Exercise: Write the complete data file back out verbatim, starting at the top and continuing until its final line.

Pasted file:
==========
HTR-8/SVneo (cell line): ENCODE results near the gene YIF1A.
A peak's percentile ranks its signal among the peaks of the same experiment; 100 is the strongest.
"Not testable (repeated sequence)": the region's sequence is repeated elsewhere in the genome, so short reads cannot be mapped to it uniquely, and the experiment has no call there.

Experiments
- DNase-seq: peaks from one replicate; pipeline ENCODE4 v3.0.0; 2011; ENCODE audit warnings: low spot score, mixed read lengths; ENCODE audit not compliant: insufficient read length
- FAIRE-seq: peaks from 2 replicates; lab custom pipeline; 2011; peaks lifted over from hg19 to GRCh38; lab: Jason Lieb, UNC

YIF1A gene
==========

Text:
HTR-8/SVneo (cell line): ENCODE results near the gene YIF1A.
A peak's percentile ranks its signal among the peaks of the same experiment; 100 is the strongest.
"Not testable (repeated sequence)": the region's sequence is repeated elsewhere in the genome, so short reads cannot be mapped to it uniquely, and the experiment has no call there.

Experiments
- DNase-seq: peaks from one replicate; pipeline ENCODE4 v3.0.0; 2011; ENCODE audit warnings: low spot score, mixed read lengths; ENCODE audit not compliant: insufficient read length
- FAIRE-seq: peaks from 2 replicates; lab custom pipeline; 2011; peaks lifted over from hg19 to GRCh38; lab: Jason Lieb, UNC

YIF1A gene